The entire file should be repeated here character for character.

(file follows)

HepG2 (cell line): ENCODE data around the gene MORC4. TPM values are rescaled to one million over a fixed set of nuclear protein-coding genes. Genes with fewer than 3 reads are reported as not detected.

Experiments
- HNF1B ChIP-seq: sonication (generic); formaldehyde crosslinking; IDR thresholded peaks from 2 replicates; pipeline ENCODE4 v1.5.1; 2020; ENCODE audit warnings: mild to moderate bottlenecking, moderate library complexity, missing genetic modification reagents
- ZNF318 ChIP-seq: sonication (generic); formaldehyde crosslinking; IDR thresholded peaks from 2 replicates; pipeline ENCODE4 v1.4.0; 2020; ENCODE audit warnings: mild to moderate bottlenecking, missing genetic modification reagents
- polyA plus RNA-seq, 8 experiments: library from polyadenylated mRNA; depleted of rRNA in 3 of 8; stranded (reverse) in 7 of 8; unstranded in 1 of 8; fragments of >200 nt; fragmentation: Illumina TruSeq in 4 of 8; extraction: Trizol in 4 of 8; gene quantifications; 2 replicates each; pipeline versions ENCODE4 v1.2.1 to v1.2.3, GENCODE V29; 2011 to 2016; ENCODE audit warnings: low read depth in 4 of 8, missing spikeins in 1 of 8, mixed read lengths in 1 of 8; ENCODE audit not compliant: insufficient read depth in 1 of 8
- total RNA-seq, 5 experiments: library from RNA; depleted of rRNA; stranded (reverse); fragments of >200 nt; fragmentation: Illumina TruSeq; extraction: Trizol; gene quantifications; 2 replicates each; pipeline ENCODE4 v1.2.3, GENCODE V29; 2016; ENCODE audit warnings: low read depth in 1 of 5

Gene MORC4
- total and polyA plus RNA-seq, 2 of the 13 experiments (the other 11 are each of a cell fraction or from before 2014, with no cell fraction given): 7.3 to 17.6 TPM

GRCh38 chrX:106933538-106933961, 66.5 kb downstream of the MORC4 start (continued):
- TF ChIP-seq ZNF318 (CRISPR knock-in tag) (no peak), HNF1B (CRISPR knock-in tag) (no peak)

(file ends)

HepG2 (cell line): ENCODE data around the gene MORC4. TPM values are rescaled to one million over a fixed set of nuclear protein-coding genes. Genes with fewer than 3 reads are reported as not detected.

Experiments
- HNF1B ChIP-seq: sonication (generic); formaldehyde crosslinking; IDR thresholded peaks from 2 replicates; pipeline ENCODE4 v1.5.1; 2020; ENCODE audit warnings: mild to moderate bottlenecking, moderate library complexity, missing genetic modification reagents
- ZNF318 ChIP-seq: sonication (generic); formaldehyde crosslinking; IDR thresholded peaks from 2 replicates; pipeline ENCODE4 v1.4.0; 2020; ENCODE audit warnings: mild to moderate bottlenecking, missing genetic modification reagents
- polyA plus RNA-seq, 8 experiments: library from polyadenylated mRNA; depleted of rRNA in 3 of 8; stranded (reverse) in 7 of 8; unstranded in 1 of 8; fragments of >200 nt; fragmentation: Illumina TruSeq in 4 of 8; extraction: Trizol in 4 of 8; gene quantifications; 2 replicates each; pipeline versions ENCODE4 v1.2.1 to v1.2.3, GENCODE V29; 2011 to 2016; ENCODE audit warnings: low read depth in 4 of 8, missing spikeins in 1 of 8, mixed read lengths in 1 of 8; ENCODE audit not compliant: insufficient read depth in 1 of 8
- total RNA-seq, 5 experiments: library from RNA; depleted of rRNA; stranded (reverse); fragments of >200 nt; fragmentation: Illumina TruSeq; extraction: Trizol; gene quantifications; 2 replicates each; pipeline ENCODE4 v1.2.3, GENCODE V29; 2016; ENCODE audit warnings: low read depth in 1 of 5

Gene MORC4
- total and polyA plus RNA-seq, 2 of the 13 experiments (the other 11 are each of a cell fraction or from before 2014, with no cell fraction given): 7.3 to 17.6 TPM

GRCh38 chrX:106933538-106933961, 66.5 kb downstream of the MORC4 start (continued):
- TF ChIP-seq ZNF318 (CRISPR knock-in tag) (no peak), HNF1B (CRISPR knock-in tag) (no peak)